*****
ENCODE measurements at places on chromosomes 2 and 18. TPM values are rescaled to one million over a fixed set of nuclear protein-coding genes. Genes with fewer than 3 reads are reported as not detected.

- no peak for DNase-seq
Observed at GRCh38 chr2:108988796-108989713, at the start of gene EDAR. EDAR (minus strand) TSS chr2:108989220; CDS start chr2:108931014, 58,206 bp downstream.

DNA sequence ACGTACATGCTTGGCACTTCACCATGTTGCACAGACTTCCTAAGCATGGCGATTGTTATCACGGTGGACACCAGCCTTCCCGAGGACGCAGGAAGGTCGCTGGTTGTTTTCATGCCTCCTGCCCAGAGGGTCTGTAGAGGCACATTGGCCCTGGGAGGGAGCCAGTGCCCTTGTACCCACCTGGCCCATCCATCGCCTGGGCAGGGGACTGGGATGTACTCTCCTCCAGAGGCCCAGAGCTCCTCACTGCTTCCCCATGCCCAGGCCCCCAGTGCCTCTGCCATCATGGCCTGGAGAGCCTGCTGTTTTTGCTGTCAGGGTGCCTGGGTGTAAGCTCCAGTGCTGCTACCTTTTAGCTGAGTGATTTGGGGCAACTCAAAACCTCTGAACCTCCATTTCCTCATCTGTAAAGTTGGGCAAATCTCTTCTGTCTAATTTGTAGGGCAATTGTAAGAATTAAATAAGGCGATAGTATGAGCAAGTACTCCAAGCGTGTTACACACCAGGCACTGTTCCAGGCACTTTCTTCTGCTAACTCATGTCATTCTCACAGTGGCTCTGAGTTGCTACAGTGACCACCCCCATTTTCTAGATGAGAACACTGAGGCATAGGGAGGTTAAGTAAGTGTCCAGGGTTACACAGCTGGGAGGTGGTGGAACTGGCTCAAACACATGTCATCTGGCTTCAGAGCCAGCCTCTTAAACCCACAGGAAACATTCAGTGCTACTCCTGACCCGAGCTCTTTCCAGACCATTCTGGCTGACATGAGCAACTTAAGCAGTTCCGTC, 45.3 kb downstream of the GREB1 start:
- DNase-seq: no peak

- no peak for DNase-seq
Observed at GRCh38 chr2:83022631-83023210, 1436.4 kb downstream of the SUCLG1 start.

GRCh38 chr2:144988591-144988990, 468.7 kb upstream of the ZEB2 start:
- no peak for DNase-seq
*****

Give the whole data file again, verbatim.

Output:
ENCODE measurements at places on chromosomes 2 and 18. TPM values are rescaled to one million over a fixed set of nuclear protein-coding genes. Genes with fewer than 3 reads are reported as not detected.

- no peak for DNase-seq
Observed at GRCh38 chr2:108988796-108989713, at the start of gene EDAR. EDAR (minus strand) TSS chr2:108989220; CDS start chr2:108931014, 58,206 bp downstream.

DNA sequence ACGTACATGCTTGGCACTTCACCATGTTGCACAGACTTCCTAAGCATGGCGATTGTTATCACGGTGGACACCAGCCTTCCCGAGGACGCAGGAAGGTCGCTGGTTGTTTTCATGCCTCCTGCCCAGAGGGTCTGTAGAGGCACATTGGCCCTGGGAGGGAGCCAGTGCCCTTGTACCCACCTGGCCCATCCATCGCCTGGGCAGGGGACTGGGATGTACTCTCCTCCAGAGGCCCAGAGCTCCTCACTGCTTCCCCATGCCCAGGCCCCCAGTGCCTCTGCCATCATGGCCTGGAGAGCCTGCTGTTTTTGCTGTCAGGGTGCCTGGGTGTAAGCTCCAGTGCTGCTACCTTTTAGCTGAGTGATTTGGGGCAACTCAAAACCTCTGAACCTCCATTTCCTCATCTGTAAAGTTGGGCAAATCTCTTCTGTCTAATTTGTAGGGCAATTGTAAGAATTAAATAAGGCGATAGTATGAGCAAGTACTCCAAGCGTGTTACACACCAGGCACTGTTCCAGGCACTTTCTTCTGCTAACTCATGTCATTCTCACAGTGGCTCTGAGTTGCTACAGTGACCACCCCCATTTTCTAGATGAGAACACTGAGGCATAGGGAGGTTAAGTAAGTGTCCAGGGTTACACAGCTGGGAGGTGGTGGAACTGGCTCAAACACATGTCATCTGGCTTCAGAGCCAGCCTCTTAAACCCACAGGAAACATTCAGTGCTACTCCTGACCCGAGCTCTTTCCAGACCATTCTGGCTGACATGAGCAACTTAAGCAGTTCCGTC, 45.3 kb downstream of the GREB1 start:
- DNase-seq: no peak

- no peak for DNase-seq
Observed at GRCh38 chr2:83022631-83023210, 1436.4 kb downstream of the SUCLG1 start.

GRCh38 chr2:144988591-144988990, 468.7 kb upstream of the ZEB2 start:
- no peak for DNase-seq